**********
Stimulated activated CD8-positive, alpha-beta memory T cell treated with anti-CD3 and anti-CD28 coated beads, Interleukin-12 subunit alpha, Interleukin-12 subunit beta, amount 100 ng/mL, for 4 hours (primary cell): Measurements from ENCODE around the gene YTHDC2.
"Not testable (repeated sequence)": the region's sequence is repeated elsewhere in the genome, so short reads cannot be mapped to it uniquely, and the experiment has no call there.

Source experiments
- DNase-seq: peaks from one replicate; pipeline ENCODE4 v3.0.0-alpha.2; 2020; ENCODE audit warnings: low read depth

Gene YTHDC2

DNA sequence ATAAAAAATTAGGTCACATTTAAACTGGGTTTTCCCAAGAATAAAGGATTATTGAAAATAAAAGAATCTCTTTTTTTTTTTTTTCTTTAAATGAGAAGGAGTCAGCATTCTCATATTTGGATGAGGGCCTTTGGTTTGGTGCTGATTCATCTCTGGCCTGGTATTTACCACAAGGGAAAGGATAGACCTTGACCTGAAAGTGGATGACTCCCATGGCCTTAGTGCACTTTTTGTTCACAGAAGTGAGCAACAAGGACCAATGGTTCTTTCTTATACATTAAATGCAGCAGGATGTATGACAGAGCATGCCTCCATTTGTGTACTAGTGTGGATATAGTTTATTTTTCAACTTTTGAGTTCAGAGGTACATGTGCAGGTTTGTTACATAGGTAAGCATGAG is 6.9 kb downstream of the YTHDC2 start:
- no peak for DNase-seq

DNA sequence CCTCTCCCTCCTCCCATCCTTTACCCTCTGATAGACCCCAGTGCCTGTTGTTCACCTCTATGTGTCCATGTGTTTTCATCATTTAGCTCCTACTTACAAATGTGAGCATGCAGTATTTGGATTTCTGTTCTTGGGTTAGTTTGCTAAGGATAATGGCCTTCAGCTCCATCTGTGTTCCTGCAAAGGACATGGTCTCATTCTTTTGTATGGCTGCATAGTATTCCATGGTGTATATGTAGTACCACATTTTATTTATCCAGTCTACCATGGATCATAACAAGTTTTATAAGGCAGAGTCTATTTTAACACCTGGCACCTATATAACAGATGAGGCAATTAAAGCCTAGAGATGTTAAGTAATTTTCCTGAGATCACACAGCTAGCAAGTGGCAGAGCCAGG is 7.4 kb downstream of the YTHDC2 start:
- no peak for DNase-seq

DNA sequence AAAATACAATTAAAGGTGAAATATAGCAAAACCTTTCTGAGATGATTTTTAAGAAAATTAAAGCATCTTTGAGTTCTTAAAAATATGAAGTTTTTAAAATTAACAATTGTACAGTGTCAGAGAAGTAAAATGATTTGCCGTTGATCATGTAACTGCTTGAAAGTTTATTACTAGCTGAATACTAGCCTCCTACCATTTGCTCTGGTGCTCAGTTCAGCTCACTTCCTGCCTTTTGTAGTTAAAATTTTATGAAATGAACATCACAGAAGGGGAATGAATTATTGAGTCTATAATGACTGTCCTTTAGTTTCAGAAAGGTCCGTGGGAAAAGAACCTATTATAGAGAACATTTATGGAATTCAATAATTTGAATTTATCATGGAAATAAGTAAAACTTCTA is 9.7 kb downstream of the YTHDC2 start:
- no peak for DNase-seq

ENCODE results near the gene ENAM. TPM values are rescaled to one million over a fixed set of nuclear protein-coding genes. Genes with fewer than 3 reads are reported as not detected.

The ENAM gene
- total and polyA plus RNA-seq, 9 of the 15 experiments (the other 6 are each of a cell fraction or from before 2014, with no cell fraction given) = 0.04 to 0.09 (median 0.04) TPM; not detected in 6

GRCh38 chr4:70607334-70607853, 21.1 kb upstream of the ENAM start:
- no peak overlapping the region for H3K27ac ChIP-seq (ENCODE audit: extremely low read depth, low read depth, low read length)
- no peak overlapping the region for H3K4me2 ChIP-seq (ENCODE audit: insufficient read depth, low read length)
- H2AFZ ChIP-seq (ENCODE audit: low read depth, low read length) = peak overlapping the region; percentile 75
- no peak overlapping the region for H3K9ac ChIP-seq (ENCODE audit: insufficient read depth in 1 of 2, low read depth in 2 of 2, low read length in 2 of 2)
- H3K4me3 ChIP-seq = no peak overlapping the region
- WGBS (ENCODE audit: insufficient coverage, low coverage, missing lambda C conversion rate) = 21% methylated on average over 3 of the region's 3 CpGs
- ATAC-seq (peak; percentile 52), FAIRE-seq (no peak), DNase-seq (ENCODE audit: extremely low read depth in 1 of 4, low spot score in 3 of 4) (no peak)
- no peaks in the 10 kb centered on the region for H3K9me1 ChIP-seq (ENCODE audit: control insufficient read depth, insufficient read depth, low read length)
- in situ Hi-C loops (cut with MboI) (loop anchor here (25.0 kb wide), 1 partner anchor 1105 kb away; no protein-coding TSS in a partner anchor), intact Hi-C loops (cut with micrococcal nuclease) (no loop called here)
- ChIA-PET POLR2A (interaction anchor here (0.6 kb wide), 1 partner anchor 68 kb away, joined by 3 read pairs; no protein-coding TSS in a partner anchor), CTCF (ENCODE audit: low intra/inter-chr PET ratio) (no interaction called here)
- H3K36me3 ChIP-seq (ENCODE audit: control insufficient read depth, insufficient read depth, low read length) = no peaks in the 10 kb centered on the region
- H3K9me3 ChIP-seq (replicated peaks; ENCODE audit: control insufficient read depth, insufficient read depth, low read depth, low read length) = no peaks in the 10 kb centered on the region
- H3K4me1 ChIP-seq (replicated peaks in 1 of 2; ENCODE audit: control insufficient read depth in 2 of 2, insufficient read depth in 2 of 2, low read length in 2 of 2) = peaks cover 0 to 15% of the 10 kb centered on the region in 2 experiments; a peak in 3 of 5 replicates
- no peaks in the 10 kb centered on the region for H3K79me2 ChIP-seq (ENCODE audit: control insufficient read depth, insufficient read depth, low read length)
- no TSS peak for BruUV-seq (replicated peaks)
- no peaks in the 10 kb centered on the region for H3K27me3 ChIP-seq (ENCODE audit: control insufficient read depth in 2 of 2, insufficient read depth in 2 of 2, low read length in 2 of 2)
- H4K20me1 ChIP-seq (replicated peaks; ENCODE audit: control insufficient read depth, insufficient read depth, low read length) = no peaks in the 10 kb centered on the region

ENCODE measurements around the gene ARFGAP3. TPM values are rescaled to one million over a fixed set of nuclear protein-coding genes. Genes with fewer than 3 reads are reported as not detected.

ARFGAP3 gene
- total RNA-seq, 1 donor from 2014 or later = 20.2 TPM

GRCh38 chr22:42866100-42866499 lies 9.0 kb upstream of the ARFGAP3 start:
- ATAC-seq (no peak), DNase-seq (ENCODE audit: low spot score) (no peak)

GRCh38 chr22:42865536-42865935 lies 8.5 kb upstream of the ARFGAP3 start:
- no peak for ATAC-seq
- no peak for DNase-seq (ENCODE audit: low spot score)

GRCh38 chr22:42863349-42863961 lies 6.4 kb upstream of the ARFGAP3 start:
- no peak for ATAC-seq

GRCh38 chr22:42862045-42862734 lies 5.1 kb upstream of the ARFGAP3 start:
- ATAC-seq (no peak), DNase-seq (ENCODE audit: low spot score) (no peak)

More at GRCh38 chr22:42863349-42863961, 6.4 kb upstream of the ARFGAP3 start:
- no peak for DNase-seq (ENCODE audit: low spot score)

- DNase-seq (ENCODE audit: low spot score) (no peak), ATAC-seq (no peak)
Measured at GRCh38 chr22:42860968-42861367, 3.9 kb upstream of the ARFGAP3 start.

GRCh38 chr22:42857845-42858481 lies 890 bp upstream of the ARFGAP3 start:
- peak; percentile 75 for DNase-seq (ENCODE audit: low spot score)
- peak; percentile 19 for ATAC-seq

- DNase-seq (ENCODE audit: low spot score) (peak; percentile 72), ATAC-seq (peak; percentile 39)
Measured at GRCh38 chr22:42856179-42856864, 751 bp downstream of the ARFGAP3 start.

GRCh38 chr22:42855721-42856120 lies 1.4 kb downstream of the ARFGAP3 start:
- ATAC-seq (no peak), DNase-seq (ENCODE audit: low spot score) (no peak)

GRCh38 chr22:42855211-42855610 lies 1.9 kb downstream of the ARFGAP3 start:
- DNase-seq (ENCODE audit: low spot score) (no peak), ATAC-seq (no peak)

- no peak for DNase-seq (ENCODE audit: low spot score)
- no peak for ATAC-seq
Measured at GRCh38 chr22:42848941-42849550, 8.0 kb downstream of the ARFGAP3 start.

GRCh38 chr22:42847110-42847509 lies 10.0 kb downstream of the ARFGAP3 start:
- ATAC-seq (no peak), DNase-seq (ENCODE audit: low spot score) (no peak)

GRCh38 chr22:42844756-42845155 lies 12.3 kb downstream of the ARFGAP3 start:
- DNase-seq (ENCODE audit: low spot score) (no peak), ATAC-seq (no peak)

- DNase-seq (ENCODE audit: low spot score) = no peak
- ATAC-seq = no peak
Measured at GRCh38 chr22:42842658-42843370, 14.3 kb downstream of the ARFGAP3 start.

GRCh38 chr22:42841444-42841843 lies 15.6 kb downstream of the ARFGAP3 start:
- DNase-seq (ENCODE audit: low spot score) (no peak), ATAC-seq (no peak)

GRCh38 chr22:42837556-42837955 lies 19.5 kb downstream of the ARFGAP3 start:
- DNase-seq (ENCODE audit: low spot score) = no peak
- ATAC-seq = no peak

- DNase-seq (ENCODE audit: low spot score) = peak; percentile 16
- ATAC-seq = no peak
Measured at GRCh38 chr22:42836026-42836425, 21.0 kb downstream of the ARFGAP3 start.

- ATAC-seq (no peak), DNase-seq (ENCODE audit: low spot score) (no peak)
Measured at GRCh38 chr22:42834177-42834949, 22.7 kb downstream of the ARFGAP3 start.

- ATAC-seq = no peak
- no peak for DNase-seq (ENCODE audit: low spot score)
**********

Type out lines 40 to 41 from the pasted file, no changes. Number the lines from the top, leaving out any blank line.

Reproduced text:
- no peak for DNase-seq (ENCODE audit: low spot score)

GRCh38 chr22:42863349-42863961 lies 6.4 kb upstream of the ARFGAP3 start: